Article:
I have vows on my mind.
Today, I spent a bit of time working on a wedding service for a dear friend whose upcoming, COVID-19-altered ceremony I’ll officiate. At the center of the service, of course, are the vows that a couple makes to each other. Like many pastors, I often have elated, freshly-engaged couples ask me if I think they should write their own vows to each other. Whenever this happens, I tell the happy couple that it’s a terrible idea, and I try my best to dissuade them from it.
In an article in The New Yorker last summer, Sean Lavery explored this phenomenon. “We all know the terms of the traditional wedding vow: about sickness and health, richer and poorer, till death do us part. This might be a fair enough expression of love and devotion, but the world has changed since its first invocation.” On this side of the sexual revolution and the turn of the century, Lavery observes, “many of the couples taking a trip down the aisle now abandon the traditional pablum and write their own vows.”
Why is this? Lavery evokes the allure of the customized vow: “A contemporary handcrafted wedding vow is expected to be many things at once. It is tailored for an audience of one but performed in front of every living person you care about. It must consolidate, neatly, all of the elements that ignited the relationship in its early, fevered days yet carefully forecast the utterly unknowable future… As with all things, authenticity is paramount, and it is important to keep in mind not to promise too much. And, anyway, perhaps ‘forever’ is an unrealistic goal.”
These are the assumptions of many of the couples I’ve served over the years. And yet, Christian vows don’t really care much about most of what the modern customized wedding vow does. They’re not mostly about how the groom or bride feels about their spouse-to-be on their big day. They’re not concerned with the ardor that “ignited the relationship.” They’re uninterested in present feelings, because they’re mostly a promise of future fidelity. The vows are about, as a friend of mine says, “making an appointment with your future self.”
I have this dynamic on my mind today, because I made some vows myself over the weekend.
This past Sunday was the worship service which marked my installation as the senior pastor of First Presbyterian Church in North Palm Beach, Florida.
It was a day jammed full of joy: we celebrated the faithful ministry of the retiring pastor I’m succeeding; my father and several of my dear friends and colleagues preached and prayed; there was beautiful music, bread and wine, goodness and grace.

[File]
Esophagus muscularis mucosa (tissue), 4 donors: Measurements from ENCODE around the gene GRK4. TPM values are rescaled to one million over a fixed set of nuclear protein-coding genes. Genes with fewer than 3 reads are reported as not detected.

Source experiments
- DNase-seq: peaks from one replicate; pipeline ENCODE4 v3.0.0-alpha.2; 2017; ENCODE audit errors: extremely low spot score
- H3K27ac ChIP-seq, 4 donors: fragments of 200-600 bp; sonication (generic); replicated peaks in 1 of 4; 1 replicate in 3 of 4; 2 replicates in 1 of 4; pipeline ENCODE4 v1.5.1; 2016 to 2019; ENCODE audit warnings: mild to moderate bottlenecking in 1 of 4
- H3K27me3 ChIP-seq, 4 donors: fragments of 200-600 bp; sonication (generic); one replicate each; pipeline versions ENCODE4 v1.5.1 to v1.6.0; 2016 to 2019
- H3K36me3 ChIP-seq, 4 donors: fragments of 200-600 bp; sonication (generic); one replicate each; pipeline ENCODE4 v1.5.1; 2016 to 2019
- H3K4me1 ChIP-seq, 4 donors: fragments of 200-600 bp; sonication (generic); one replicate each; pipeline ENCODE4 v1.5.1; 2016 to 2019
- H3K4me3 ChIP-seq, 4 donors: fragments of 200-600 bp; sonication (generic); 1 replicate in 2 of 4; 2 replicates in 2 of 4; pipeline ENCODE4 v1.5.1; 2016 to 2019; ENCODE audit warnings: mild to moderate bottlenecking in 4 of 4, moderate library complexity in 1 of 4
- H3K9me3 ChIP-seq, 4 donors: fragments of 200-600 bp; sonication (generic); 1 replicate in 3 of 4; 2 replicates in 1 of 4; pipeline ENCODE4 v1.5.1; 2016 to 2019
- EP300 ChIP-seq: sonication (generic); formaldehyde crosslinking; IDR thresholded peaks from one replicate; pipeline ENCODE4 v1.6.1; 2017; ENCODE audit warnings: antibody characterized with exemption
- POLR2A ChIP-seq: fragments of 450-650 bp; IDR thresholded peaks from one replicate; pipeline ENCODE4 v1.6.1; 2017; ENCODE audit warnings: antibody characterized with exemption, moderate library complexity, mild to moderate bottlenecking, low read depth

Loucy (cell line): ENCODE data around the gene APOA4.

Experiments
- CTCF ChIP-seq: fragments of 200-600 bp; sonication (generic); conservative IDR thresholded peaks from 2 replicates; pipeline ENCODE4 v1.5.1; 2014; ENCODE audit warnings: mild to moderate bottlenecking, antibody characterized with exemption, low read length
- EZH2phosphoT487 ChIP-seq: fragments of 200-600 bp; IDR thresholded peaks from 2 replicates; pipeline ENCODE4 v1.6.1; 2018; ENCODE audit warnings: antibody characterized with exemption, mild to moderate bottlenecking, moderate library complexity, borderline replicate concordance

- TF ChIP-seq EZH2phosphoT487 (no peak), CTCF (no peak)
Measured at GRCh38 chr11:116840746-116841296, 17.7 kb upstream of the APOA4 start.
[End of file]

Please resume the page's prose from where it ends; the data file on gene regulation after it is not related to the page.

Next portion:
But mingled in with the joy there was some fear and trembling inside me, too. My kids jokingly called Sunday’s worship my “interrogation service,” and in one way, they weren’t wrong. Along with the joy and the singing and celebrating, there was also the gravity of promises made between me, this community, and almighty God:
“Relying on the Holy Spirit, do you humbly submit to God’s call on your life, committing yourself to God’s mission, and fulfilling your ministry in obedience to Jesus Christ, under the authority of Scripture and guided by our confessions?”
“Do you promise to be faithful in maintaining the truth of the Gospel and the peace, unity, and purity of the Church?”
“Will you pray for and seek to serve the people with energy, intelligence, imagination, and love?”
“Will you be a faithful minister of the Gospel of Jesus Christ by proclaiming the good news, teaching the faith, showing the people God’s mission, and caring for the people?”
There’s a part of me, while being asked these questions, that thought, “Can I really do this stuff?!”
And the honest answer is: of course I can’t.
Reformed Christians are especially attentive to the reality of human weakness and infidelity portrayed so vividly in Scripture. Human beings are bad at keeping their promises to God and each other. And, I’m in touch enough with my own weaknesses, blind spots, and shortcomings these days to know that this is true of me, too.
This is why I love that, in the promises made at weddings as well as ordinations and installations in the Reformed tradition in which I was ordained, when someone is asked to make a promise, they respond, “I will, and I ask God to help me.”
I will, and I ask God to help me.
I promise to be a faithful minister, and I know I have no chance of being one. But, I do have a faithful God.
I promise to preach, and teach, and lead. And I know I don’t actually have what it takes to do those things. But, I also know I’ve been claimed by Jesus, the Prophet, Priest, and King- I have the One who it takes.
And so, it was sobering, but also profoundly freeing, to answer each of those questions, one by one: “I will — and, I ask God to help me.”
In a time when many of us feel keenly our inability to live out our vocations — whether received in baptism, marriage, or ordination- as we’d desire, perhaps this is a moment to lean into our weakness, our limitations and vulnerability. And to taste there the grace of the faithful, promise-keeping God, to listen to the call of Christ, and to respond, “I will — and, I ask God to help me.”